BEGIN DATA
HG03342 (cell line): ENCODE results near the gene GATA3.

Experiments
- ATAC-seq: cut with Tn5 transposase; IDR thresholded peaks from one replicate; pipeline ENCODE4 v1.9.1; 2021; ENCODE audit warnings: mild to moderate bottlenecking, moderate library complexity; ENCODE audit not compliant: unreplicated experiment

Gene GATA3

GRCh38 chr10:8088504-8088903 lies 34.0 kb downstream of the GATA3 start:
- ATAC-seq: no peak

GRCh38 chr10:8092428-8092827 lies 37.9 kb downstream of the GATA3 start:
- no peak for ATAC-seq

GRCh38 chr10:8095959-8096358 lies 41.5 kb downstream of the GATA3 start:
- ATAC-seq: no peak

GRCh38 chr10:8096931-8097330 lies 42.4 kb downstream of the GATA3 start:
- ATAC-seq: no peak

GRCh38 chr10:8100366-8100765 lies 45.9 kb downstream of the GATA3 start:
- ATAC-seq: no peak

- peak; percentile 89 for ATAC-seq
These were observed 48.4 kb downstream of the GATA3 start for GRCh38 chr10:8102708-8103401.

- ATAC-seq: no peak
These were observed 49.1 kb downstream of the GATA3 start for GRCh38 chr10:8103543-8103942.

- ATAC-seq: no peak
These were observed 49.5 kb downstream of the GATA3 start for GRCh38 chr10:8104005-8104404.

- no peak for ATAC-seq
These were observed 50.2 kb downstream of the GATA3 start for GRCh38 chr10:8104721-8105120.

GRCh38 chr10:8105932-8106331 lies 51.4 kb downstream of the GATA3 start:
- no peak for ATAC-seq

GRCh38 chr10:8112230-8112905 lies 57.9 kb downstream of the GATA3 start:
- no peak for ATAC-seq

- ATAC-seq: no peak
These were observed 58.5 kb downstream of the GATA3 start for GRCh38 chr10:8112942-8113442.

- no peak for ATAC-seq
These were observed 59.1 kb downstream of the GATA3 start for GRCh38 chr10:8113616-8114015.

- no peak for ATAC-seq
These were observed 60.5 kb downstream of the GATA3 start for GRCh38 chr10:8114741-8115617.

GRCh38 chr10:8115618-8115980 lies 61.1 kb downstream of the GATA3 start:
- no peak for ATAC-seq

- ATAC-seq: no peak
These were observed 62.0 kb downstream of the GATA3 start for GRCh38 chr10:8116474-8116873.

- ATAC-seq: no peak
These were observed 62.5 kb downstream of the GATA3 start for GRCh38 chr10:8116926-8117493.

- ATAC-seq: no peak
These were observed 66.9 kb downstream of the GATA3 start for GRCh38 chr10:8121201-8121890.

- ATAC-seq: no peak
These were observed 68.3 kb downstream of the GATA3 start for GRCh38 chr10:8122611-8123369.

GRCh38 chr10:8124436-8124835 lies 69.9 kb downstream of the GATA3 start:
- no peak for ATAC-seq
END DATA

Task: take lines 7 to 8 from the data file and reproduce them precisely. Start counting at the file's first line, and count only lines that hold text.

GRCh38 chr10:8092428-8092827 lies 37.9 kb downstream of the GATA3 start:
- no peak for ATAC-seq